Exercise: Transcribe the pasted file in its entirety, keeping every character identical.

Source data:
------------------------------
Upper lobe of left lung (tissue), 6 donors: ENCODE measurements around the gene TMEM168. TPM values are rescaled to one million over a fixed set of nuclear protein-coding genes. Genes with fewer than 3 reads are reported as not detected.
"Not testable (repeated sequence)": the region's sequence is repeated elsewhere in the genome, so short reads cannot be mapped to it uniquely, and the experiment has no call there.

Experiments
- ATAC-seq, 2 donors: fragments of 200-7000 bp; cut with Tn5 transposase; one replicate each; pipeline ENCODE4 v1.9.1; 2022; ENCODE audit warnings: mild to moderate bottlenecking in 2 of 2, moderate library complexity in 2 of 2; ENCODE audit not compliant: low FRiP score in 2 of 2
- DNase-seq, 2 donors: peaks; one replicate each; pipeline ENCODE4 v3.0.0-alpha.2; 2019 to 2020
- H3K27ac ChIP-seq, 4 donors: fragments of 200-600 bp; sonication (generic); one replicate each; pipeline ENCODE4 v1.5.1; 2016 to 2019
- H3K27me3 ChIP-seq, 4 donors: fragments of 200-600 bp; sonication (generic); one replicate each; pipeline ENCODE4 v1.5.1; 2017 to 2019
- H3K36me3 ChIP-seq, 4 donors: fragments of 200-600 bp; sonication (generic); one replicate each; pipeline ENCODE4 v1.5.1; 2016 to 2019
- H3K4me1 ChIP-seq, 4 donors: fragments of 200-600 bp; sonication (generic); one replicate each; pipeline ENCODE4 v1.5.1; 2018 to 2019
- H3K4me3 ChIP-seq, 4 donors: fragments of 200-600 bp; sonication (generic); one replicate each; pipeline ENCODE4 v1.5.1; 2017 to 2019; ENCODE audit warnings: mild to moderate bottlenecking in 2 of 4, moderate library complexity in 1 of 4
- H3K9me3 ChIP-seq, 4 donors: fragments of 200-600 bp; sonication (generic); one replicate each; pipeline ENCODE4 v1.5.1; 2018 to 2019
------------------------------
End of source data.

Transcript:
Upper lobe of left lung (tissue), 6 donors: ENCODE measurements around the gene TMEM168. TPM values are rescaled to one million over a fixed set of nuclear protein-coding genes. Genes with fewer than 3 reads are reported as not detected.
"Not testable (repeated sequence)": the region's sequence is repeated elsewhere in the genome, so short reads cannot be mapped to it uniquely, and the experiment has no call there.

Experiments
- ATAC-seq, 2 donors: fragments of 200-7000 bp; cut with Tn5 transposase; one replicate each; pipeline ENCODE4 v1.9.1; 2022; ENCODE audit warnings: mild to moderate bottlenecking in 2 of 2, moderate library complexity in 2 of 2; ENCODE audit not compliant: low FRiP score in 2 of 2
- DNase-seq, 2 donors: peaks; one replicate each; pipeline ENCODE4 v3.0.0-alpha.2; 2019 to 2020
- H3K27ac ChIP-seq, 4 donors: fragments of 200-600 bp; sonication (generic); one replicate each; pipeline ENCODE4 v1.5.1; 2016 to 2019
- H3K27me3 ChIP-seq, 4 donors: fragments of 200-600 bp; sonication (generic); one replicate each; pipeline ENCODE4 v1.5.1; 2017 to 2019
- H3K36me3 ChIP-seq, 4 donors: fragments of 200-600 bp; sonication (generic); one replicate each; pipeline ENCODE4 v1.5.1; 2016 to 2019
- H3K4me1 ChIP-seq, 4 donors: fragments of 200-600 bp; sonication (generic); one replicate each; pipeline ENCODE4 v1.5.1; 2018 to 2019
- H3K4me3 ChIP-seq, 4 donors: fragments of 200-600 bp; sonication (generic); one replicate each; pipeline ENCODE4 v1.5.1; 2017 to 2019; ENCODE audit warnings: mild to moderate bottlenecking in 2 of 4, moderate library complexity in 1 of 4
- H3K9me3 ChIP-seq, 4 donors: fragments of 200-600 bp; sonication (generic); one replicate each; pipeline ENCODE4 v1.5.1; 2018 to 2019